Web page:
Family, friends and the community can give lots of support to carers. Practical help with shopping, transport, or looking after the person who is unwell for a couple of hours can make life easier. Having someone who listens or a shoulder to cry on is important emotional support. Meeting up for coffee, going for a walk together or just ‘having a laugh’ is also great social support which give carers a break. Some also get financial support from those around to help make ends meet.
The carers we spoke to had different needs and expectations of support from those around them. Some people received more support than others. For one or two people, a lack of support meant they felt at ‘breaking point.’ These people wondered if they could go on caring. Others believed they did get the support they needed, or could get more support from health and social services (see ‘Support from carers’ services‘).
Support from family
Close family was the most important source of practical and emotional support for most carers we talked to, with some also getting financial help. Grown up children, for example, often lent a hand or an ear.
Sarah’s daughters gives practical help, and their strong relationships are a source of strength…
Ranambhai’s daughter gives practical and emotional support to his wife, including discussing…
Pooja gets great support from her son who lives with them, but less from her married daughters.
Social contact and companionship was the type of support most carers appreciated. For instance, one woman said that life became more enjoyable when their son, who lives with them, had a baby daughter who brightened up everyday life.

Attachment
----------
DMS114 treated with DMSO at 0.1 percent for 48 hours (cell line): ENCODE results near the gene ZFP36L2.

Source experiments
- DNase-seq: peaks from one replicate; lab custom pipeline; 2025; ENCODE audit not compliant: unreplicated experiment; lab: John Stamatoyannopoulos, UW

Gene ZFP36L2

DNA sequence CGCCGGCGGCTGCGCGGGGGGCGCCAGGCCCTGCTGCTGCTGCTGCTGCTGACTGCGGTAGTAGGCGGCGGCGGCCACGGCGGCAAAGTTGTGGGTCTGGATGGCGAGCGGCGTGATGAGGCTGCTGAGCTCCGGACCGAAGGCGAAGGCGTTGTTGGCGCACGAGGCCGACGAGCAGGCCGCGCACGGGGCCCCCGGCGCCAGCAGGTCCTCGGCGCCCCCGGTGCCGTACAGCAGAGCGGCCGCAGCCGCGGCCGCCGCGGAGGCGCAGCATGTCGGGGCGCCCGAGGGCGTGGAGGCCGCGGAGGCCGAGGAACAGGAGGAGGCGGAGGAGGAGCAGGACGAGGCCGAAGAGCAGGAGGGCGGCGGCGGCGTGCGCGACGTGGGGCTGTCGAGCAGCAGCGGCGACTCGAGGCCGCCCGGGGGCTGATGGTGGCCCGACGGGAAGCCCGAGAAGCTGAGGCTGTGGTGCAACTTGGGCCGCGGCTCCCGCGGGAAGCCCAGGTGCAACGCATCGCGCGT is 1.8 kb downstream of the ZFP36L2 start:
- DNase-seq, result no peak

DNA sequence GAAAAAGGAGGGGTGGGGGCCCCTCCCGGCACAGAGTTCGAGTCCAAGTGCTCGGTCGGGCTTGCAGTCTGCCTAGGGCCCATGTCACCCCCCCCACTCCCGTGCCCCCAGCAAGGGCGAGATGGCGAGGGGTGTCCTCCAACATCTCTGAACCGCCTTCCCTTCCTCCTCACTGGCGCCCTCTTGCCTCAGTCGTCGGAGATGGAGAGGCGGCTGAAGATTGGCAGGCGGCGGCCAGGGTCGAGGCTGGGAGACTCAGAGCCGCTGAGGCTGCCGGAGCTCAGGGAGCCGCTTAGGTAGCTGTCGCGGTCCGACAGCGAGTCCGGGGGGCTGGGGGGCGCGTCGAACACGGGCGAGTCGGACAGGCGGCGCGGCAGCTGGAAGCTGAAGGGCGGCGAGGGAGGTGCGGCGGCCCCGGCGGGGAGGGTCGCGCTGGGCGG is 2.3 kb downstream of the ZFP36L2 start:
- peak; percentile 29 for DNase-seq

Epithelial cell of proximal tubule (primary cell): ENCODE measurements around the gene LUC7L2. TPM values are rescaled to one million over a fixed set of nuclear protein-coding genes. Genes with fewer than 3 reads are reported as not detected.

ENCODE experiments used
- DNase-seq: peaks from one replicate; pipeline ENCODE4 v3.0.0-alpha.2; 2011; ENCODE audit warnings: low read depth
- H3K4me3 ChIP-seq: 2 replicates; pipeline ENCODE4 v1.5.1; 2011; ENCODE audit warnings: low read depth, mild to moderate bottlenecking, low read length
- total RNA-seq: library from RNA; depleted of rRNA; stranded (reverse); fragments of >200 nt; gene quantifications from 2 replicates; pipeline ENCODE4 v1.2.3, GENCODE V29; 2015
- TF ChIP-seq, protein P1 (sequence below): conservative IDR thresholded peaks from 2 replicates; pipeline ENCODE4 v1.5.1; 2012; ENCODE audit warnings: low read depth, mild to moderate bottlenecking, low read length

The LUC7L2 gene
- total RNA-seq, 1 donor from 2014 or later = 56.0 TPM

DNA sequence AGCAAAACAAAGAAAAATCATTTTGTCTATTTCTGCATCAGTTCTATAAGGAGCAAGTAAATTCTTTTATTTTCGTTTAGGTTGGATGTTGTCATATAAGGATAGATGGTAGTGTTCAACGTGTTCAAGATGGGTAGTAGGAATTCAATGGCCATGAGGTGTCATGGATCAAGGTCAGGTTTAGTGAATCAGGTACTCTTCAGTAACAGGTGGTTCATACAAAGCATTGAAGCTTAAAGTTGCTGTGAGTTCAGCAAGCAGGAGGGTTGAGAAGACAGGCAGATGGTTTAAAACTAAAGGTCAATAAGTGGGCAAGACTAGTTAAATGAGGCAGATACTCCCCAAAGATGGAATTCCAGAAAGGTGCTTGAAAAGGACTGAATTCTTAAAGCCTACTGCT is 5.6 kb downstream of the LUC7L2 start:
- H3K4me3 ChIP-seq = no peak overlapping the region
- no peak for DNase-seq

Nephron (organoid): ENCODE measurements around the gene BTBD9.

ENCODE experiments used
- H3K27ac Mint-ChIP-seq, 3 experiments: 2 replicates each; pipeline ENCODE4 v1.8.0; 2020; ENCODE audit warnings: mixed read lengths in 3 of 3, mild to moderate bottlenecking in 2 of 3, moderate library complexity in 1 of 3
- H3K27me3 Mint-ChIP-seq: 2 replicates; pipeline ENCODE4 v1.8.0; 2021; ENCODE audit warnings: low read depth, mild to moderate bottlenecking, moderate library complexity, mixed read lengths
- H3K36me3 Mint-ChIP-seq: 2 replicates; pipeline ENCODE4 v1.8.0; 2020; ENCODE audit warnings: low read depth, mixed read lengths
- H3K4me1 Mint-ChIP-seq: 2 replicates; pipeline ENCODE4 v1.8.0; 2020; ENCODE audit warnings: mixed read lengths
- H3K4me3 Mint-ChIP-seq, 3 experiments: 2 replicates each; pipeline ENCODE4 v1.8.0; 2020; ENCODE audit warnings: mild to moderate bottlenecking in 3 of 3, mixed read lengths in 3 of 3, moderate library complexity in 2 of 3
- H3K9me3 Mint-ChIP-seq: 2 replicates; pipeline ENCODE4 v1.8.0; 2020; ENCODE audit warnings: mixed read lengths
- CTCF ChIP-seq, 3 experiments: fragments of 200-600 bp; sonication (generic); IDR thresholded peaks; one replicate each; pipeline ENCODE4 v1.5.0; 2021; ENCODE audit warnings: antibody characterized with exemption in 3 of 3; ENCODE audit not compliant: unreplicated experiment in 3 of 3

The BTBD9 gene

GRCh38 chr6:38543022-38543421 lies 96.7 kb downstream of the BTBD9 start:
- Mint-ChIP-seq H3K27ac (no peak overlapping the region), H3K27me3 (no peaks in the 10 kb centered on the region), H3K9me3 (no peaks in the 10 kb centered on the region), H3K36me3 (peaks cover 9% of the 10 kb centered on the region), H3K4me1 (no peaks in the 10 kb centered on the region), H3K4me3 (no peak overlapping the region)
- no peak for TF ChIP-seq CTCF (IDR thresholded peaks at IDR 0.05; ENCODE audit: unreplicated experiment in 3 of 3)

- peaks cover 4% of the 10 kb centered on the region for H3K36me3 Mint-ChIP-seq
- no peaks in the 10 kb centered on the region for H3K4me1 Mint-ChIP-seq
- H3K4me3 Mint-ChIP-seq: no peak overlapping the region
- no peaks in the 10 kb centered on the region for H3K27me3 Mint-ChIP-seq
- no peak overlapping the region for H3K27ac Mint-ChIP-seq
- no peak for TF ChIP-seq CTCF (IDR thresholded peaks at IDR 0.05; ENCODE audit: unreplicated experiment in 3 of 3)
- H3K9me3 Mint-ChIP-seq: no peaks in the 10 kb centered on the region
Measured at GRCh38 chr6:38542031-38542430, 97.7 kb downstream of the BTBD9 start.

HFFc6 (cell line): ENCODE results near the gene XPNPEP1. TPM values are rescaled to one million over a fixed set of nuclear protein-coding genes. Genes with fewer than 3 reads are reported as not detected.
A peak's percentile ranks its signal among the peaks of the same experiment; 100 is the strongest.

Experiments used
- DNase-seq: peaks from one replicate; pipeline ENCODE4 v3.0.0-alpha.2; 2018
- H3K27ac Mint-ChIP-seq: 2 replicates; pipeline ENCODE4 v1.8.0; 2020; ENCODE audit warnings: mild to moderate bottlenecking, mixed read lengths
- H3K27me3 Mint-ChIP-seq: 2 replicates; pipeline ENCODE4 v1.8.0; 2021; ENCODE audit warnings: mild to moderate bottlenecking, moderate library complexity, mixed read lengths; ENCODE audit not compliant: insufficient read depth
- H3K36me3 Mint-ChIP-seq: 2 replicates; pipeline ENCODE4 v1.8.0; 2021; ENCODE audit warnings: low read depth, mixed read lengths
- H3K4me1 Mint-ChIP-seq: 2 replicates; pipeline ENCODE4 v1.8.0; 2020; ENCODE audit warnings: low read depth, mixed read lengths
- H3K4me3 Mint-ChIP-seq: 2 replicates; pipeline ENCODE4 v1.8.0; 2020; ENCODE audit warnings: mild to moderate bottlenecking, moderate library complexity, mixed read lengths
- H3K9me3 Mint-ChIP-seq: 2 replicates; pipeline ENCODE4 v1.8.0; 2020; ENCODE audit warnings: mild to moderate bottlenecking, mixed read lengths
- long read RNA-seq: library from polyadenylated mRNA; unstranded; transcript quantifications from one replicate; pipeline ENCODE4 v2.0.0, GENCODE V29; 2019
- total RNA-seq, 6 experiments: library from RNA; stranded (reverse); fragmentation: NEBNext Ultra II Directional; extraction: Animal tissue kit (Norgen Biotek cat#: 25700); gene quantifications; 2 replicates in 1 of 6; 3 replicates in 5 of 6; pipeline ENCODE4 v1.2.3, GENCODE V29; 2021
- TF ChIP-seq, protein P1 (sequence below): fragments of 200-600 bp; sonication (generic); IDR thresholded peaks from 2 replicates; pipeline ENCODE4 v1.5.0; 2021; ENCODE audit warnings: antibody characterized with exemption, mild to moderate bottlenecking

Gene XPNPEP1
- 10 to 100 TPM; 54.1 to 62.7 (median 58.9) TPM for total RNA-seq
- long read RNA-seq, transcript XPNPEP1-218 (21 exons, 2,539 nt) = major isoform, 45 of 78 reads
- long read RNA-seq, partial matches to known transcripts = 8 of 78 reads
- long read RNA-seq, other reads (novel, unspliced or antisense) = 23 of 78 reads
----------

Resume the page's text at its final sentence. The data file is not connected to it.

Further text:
Many reported, however, that they didn’t get much – or at least not enough – support from close relatives. Very often most of the practical tasks fell on one person who ended up ‘picking up all the pieces.’ This person landed the job of carer for a range of reasons, including:
- Not being married
- Being oldest female
- Living in the same household
- Being the most capable
- Simply because they were not walking away from the situation.
Anton’s siblings leave most of the care to him.
Much of their family ‘shun away’, and Pooja feels supported only by her mother.
Many carers felt that some family members could ‘make more of an effort’ to visit, call or help out with practical things like preparing food or being involved with medical care. Anton, who suffers from depression, has felt this most acutely in the periods he was unwell himself.
When she returned after two years abroad, her brother hadn’t taken on much of the care for their…
Support from friends
People had similar experiences with support from friends. Some got great support while others felt people pulled away or did less than they had hoped, adding to their sense of isolation (see ‘Children, family and social life‘).
People thought many friends didn’t really understand how it is to care for someone with a mental health problem. Rather than judge or give unhelpful advice, the people we spoke to liked friends just to ‘be there’ so you could ‘be yourself’ and ‘let off steam’. Some said it is difficult, or even impossible, to understand properly what it is like to be a carer if you haven’t experienced mental health caring yourself.